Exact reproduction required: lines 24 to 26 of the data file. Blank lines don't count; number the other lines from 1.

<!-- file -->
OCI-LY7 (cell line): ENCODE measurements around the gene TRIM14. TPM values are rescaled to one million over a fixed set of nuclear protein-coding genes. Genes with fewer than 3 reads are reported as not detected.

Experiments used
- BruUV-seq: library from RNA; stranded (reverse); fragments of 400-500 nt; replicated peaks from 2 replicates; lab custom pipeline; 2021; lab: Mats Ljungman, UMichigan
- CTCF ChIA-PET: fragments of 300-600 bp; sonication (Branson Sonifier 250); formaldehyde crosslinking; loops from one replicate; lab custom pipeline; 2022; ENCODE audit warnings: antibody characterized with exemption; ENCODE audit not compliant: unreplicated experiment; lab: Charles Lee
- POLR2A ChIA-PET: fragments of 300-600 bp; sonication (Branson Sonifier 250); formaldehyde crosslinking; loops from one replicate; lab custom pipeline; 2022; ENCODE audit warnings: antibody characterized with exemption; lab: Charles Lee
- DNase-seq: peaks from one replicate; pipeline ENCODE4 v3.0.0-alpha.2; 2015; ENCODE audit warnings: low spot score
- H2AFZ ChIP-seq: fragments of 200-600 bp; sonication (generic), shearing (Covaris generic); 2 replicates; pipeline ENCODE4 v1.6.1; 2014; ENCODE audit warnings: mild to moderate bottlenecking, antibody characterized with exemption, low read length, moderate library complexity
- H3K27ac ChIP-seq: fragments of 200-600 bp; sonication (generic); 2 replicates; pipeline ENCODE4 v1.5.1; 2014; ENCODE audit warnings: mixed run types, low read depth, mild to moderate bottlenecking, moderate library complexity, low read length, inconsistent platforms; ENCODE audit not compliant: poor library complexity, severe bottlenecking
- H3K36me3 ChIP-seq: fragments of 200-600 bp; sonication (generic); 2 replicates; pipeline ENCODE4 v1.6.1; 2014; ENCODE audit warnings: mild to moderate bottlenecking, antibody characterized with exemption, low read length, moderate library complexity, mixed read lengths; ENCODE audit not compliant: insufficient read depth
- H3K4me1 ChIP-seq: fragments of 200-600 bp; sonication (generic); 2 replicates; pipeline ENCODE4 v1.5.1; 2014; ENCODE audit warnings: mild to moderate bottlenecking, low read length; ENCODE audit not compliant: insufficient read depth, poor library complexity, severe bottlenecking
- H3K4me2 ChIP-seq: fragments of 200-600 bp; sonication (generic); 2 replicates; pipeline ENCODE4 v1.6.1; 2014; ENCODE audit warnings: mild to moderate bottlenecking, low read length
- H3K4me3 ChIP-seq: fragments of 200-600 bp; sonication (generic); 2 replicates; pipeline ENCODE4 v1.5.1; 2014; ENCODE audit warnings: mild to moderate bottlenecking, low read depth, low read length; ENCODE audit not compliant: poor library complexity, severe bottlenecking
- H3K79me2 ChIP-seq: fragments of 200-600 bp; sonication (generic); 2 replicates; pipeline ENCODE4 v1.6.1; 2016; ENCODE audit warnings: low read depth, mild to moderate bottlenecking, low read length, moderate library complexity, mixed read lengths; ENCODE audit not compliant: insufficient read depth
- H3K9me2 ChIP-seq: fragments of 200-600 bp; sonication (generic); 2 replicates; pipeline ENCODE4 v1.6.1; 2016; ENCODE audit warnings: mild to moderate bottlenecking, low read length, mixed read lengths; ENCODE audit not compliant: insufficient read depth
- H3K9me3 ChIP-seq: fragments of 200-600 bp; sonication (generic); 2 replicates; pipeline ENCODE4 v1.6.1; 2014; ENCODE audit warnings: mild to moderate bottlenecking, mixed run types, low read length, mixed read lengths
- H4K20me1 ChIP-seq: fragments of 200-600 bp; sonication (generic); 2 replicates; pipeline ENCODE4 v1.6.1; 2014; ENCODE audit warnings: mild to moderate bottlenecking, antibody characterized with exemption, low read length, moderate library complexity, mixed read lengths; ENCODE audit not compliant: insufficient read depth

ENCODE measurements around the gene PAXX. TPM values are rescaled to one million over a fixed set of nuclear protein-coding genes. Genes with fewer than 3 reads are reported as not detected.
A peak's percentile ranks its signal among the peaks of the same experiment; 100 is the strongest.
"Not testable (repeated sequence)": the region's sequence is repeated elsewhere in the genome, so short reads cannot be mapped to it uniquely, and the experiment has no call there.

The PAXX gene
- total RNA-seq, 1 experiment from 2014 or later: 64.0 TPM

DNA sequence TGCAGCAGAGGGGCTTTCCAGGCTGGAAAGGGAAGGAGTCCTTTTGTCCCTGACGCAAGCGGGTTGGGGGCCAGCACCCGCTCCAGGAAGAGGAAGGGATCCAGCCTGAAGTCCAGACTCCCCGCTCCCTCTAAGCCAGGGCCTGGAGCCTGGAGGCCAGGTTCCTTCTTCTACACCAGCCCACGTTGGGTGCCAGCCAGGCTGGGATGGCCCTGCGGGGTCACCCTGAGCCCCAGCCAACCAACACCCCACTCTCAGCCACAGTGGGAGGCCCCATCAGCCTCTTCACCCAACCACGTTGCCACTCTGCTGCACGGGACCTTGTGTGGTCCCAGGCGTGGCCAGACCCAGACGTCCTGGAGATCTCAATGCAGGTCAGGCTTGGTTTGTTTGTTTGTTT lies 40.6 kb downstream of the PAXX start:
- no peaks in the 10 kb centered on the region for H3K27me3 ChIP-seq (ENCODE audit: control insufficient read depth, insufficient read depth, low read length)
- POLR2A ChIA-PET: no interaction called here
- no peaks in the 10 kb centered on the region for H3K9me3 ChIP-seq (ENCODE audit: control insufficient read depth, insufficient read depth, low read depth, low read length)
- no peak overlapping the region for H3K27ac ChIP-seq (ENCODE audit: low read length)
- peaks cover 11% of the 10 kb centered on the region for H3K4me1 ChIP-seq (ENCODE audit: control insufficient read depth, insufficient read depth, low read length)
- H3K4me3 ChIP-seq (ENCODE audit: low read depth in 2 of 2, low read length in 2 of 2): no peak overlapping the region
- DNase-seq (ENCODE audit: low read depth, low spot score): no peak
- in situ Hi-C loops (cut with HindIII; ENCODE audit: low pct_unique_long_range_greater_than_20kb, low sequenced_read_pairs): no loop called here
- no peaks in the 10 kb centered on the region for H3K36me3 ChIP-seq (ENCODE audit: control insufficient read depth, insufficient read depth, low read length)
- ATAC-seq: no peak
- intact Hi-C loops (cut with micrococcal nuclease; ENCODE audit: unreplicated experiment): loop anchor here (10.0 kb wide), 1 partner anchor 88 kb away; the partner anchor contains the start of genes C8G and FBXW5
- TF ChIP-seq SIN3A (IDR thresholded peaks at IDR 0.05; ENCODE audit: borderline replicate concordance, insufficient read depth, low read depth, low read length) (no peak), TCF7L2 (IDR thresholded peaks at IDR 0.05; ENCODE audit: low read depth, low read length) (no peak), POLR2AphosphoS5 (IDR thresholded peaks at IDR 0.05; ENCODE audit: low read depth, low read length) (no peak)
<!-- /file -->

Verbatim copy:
- POLR2A ChIA-PET: no interaction called here
- no peaks in the 10 kb centered on the region for H3K9me3 ChIP-seq (ENCODE audit: control insufficient read depth, insufficient read depth, low read depth, low read length)
- no peak overlapping the region for H3K27ac ChIP-seq (ENCODE audit: low read length)